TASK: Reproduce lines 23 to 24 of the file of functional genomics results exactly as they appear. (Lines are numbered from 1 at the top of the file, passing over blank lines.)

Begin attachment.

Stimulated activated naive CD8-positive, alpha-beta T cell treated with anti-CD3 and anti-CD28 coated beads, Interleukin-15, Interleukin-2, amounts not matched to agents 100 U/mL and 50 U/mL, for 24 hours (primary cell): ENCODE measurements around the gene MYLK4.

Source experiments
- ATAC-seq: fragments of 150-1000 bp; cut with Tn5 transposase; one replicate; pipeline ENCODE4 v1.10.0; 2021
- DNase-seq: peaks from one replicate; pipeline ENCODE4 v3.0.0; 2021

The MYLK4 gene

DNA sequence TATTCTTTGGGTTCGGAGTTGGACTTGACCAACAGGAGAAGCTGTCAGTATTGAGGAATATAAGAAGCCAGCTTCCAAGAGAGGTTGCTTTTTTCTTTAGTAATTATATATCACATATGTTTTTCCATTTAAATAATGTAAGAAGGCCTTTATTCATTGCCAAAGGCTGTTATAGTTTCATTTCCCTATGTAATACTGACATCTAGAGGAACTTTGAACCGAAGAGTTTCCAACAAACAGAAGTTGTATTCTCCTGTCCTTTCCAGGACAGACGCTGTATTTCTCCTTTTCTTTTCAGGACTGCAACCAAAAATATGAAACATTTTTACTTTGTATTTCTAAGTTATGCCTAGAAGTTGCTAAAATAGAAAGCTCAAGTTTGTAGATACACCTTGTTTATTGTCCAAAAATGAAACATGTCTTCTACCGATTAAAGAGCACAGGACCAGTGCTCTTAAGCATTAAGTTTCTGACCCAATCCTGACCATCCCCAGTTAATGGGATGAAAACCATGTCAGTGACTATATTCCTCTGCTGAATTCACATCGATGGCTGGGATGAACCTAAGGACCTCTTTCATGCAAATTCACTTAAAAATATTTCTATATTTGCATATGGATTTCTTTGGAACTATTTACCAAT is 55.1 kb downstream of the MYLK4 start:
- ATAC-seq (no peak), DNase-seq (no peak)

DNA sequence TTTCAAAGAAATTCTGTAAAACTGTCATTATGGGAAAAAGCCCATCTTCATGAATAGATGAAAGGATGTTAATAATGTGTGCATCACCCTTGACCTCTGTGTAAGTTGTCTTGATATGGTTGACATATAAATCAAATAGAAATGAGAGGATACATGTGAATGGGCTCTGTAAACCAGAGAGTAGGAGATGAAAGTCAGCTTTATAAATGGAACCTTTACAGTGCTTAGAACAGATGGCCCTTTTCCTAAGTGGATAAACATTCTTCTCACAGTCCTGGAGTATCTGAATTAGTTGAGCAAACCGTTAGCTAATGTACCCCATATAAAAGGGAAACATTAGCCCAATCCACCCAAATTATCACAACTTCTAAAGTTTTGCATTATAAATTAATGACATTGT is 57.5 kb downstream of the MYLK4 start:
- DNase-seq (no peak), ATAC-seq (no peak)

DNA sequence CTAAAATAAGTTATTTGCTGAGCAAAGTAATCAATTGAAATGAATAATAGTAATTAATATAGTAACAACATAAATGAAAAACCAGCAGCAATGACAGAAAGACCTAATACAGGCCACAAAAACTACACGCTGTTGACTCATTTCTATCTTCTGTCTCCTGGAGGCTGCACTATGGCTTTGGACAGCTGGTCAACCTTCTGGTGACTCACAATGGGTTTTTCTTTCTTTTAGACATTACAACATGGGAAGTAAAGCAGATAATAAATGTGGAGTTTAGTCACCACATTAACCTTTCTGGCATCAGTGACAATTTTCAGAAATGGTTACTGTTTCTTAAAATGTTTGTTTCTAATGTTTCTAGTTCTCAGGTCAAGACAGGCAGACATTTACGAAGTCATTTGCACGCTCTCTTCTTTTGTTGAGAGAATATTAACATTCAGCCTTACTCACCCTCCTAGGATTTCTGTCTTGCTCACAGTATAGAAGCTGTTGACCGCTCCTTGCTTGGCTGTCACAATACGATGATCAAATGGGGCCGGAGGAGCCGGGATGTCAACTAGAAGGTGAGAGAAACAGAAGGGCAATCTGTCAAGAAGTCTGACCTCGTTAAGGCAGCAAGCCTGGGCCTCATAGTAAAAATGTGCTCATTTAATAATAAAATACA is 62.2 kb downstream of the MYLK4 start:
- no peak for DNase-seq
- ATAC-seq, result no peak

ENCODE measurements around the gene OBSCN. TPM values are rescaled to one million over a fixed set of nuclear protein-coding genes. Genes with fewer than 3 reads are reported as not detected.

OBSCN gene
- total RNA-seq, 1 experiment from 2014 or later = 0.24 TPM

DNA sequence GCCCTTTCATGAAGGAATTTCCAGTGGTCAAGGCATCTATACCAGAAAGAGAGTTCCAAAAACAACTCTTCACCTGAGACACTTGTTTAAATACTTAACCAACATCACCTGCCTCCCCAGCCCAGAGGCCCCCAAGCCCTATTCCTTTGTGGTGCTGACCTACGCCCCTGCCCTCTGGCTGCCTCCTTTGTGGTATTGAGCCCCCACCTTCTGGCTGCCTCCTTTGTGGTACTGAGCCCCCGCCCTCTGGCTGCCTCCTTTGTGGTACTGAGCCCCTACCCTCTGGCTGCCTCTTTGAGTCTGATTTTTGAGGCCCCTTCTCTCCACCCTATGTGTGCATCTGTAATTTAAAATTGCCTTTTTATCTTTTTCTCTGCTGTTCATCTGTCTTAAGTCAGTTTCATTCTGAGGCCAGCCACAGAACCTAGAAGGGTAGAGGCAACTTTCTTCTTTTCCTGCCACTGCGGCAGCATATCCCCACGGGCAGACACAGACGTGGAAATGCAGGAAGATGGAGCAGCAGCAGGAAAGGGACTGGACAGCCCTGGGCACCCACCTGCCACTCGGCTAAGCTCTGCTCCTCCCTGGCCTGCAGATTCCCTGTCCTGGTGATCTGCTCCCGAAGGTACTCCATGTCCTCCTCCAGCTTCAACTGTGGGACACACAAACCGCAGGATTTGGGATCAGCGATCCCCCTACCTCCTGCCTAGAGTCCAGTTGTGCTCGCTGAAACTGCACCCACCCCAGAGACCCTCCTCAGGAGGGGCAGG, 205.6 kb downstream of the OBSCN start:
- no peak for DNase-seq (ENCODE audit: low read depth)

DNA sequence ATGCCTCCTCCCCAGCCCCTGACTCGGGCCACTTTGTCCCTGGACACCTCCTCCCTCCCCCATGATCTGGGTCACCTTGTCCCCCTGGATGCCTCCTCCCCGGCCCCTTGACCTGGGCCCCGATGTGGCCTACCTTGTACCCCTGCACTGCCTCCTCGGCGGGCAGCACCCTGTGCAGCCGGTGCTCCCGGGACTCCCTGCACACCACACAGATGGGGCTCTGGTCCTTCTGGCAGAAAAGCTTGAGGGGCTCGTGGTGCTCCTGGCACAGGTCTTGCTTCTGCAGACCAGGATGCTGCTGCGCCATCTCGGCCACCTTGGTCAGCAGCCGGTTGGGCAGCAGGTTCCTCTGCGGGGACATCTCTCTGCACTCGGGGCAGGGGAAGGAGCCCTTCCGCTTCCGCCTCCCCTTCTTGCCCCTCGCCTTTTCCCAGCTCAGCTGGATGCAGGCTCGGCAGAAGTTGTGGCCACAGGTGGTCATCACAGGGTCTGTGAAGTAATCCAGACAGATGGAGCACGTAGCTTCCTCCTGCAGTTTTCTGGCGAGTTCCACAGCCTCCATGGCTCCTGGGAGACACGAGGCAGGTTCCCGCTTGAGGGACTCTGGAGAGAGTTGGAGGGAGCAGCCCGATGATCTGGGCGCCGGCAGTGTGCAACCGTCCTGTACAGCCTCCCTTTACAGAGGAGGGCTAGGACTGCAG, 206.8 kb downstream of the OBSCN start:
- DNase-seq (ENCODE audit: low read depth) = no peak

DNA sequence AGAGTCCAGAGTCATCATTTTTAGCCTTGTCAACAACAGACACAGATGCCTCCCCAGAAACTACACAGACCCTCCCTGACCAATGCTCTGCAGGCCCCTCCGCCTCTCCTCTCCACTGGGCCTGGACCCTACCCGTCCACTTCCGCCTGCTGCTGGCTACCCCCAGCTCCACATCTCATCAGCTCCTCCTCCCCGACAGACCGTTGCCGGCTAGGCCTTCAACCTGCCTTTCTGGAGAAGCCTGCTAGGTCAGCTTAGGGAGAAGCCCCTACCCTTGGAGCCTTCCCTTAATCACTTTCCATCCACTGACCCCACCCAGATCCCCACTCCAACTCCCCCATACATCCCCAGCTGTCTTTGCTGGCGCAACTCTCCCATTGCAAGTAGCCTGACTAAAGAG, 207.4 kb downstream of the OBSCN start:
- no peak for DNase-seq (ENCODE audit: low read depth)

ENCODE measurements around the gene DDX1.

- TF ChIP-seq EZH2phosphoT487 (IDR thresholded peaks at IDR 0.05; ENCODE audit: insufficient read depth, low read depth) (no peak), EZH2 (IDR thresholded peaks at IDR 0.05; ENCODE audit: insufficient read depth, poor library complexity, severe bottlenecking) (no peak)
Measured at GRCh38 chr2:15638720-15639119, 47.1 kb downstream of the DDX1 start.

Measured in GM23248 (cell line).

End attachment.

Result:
- TF ChIP-seq EZH2phosphoT487 (IDR thresholded peaks at IDR 0.05; ENCODE audit: insufficient read depth, low read depth) (no peak), EZH2 (IDR thresholded peaks at IDR 0.05; ENCODE audit: insufficient read depth, poor library complexity, severe bottlenecking) (no peak)
Measured at GRCh38 chr2:15638720-15639119, 47.1 kb downstream of the DDX1 start.